Welcome back to Consigned, Cool, & Collected, where we stop to learn a bit of the backstory behind the cool collectibles we sell. Today sees us taking a step away from our usual pop cultural comfort zone by looking at Pickle Castors, a type of antique item that just came into the shop.
Pickles As Status Symbols
In Victorian England, the pickle castor was initially introduced as just another fancy piece of serving ware, meant to carry pickled produce. Being able to have one was a kind of status symbol, as it usually correlated to being able to afford household servants. Simply put, pickling veggies simply wasn’t a standard pastime for urban households but it was something that you could ask your kitchen staff to do for you. As such, a pickle castor was a way of bragging “We can pay people to pickle stuff and then put in this ornamental jar to garnish our dinner with” for a household.
Between 1860 and 1890, the pickle castor grew in popularity and therefore grew in complexity. The glass jar portion of the castor would typically be an ornate piece of glass and the metal holder-and-matching-tongs grew increasingly detailed to compliment that. The designs would include flowers, gargoyles, basically anything you’d find on an ornate metal gate.
Like most popular status symbols, pickle castors eventually fell out of fashion and became seen as tacky. This coincided with the end of the Victorian era in 1901 fairly closely, leaving the already mostly-non-functional pieces to languish at the back of china cabinets or be thrown away. We have to imagine that the great depression and second World War did their part to do in many of specimens as well.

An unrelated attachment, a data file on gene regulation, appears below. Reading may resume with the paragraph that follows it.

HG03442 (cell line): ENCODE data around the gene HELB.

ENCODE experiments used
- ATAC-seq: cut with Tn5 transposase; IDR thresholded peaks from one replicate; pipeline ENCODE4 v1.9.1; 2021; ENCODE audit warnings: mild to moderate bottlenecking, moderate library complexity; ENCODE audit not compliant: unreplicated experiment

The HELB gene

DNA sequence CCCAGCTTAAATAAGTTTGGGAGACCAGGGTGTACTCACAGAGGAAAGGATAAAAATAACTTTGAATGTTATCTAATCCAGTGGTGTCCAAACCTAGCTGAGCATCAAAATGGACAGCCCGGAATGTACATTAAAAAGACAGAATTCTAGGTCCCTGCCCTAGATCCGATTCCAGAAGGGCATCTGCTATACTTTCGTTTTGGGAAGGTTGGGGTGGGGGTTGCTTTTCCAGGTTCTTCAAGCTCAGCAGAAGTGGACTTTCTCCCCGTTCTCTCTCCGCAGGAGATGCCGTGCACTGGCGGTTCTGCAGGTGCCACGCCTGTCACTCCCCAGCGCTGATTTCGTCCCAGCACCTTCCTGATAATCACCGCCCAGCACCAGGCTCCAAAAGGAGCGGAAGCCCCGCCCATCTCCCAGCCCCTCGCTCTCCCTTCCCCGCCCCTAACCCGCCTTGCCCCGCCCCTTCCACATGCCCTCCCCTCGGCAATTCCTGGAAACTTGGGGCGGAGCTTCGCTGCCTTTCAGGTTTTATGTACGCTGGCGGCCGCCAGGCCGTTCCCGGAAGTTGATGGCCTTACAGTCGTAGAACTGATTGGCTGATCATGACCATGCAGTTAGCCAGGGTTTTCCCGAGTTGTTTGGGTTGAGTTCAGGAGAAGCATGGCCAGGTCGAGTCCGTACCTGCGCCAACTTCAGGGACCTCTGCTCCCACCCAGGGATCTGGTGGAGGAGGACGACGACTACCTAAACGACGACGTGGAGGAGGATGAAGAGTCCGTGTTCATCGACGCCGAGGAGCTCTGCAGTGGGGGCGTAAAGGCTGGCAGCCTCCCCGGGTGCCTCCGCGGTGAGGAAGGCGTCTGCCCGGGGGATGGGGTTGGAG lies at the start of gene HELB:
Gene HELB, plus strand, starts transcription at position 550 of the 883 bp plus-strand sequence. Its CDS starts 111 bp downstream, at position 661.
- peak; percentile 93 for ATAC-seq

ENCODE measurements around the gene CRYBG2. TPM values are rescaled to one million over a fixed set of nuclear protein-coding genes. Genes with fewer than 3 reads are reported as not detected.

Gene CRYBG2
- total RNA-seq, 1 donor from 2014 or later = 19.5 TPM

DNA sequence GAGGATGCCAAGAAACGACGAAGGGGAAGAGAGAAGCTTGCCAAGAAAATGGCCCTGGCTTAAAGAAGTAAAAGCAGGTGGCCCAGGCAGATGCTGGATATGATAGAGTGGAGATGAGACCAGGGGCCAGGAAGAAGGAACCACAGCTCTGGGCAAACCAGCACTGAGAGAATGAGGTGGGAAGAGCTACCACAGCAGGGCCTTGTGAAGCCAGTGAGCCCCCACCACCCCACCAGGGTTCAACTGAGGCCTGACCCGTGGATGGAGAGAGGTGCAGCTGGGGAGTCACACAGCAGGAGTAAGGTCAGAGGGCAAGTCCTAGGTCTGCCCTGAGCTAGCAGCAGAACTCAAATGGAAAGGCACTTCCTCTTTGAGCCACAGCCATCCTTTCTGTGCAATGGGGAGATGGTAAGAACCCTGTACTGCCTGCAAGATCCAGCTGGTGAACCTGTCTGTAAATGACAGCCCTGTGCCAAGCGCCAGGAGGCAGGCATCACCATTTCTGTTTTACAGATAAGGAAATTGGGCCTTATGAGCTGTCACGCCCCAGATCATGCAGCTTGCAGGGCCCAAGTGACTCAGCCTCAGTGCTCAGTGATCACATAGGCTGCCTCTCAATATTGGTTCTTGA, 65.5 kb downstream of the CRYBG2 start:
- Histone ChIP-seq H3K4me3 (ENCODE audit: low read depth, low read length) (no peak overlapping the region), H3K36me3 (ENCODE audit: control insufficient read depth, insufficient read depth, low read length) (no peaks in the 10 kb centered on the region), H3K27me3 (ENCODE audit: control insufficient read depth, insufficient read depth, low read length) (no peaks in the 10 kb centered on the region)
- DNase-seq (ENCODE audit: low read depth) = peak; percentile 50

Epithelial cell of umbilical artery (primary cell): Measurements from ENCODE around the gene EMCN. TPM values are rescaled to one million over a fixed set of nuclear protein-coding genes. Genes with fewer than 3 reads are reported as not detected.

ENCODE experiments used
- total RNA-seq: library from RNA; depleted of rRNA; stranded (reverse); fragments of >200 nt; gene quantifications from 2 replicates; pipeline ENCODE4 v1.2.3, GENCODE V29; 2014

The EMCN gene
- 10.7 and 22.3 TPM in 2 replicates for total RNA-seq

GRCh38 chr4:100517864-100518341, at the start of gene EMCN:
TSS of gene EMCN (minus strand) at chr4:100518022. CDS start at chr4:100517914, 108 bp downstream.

Time Makes A Collectible
Fast forward a century past the height of the Pickle Castor’s popularity, to the 1980s. The collector’s market for antiques was growing, and the appreciation of the handmade glassware of yesteryear was one of its largest sectors. The public rediscovered the pickle castor as part of that and made it a highly sought after item once more, with particularly well-preserved original specimens selling in the four figures. The glass in particular is the selling point, though you can easily find original metalwork with reproduction glass. Market demand has fallen since the 80s, but these can still be $100+ pieces.
Our specimens, which include a mix of genuine antiques and some vintage glass reproductions, are in that range. It can be tricky to spot the originals versus the reproductions, so that’s one reason why you should let us have a look at the unrecognizable oddities in your granny’s china cabinet before carting them off to goodwill – you never know when something might be worth being Consigned, Cool, & Collected!
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I am having the hardest time figuring out what the heck this is. I can’t find anything on internet that looks remotely close to it.